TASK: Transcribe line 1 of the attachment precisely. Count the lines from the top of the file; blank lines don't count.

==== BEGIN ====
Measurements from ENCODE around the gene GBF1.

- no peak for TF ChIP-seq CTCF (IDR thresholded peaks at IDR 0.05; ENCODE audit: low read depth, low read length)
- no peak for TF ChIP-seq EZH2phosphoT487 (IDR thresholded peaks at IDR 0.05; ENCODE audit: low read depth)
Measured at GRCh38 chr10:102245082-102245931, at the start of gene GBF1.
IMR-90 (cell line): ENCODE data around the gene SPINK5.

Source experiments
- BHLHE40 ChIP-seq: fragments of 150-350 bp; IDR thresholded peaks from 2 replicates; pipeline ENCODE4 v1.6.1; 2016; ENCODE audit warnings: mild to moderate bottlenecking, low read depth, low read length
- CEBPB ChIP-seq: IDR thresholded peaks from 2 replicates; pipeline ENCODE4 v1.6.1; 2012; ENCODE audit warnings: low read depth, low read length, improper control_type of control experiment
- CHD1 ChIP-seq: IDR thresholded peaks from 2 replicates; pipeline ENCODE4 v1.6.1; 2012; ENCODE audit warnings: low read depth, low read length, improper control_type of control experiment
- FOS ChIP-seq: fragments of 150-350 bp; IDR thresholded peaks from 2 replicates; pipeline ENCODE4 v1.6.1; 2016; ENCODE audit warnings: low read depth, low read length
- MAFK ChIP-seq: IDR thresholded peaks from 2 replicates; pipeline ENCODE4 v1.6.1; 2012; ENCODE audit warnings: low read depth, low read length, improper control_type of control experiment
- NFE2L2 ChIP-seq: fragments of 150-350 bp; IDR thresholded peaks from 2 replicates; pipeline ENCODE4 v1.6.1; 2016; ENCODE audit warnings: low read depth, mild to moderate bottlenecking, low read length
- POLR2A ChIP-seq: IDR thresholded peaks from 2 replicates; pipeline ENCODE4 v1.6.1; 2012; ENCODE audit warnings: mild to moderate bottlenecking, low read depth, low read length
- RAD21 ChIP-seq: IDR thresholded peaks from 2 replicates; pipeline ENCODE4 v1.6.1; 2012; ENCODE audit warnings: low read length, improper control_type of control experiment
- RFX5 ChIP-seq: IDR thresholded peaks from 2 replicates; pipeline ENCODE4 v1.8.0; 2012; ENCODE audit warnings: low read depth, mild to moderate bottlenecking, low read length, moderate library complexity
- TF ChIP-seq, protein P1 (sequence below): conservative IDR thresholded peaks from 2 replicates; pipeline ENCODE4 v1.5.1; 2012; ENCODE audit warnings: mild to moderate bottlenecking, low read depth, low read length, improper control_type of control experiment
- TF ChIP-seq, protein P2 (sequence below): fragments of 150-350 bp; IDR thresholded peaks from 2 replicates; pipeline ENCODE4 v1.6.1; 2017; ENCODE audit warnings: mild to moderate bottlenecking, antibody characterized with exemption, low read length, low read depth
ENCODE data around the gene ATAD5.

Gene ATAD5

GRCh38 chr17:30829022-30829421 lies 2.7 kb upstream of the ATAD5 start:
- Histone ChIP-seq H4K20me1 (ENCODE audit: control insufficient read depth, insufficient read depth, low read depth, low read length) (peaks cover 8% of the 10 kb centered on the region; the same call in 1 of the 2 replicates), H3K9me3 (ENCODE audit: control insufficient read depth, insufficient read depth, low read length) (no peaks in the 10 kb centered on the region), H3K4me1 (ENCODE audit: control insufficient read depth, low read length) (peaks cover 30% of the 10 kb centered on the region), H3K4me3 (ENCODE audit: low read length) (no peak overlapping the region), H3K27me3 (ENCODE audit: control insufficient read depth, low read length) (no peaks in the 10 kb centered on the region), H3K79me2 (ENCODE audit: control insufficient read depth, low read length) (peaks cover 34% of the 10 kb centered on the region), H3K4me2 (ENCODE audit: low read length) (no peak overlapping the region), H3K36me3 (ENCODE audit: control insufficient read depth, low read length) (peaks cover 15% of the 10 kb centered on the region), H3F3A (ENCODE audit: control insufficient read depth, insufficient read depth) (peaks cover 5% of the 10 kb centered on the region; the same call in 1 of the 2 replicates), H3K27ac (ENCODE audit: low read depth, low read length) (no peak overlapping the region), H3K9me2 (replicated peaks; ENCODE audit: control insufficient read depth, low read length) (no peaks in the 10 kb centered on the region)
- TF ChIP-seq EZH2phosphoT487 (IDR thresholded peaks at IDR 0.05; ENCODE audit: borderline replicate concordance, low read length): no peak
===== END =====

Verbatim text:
Measurements from ENCODE around the gene GBF1.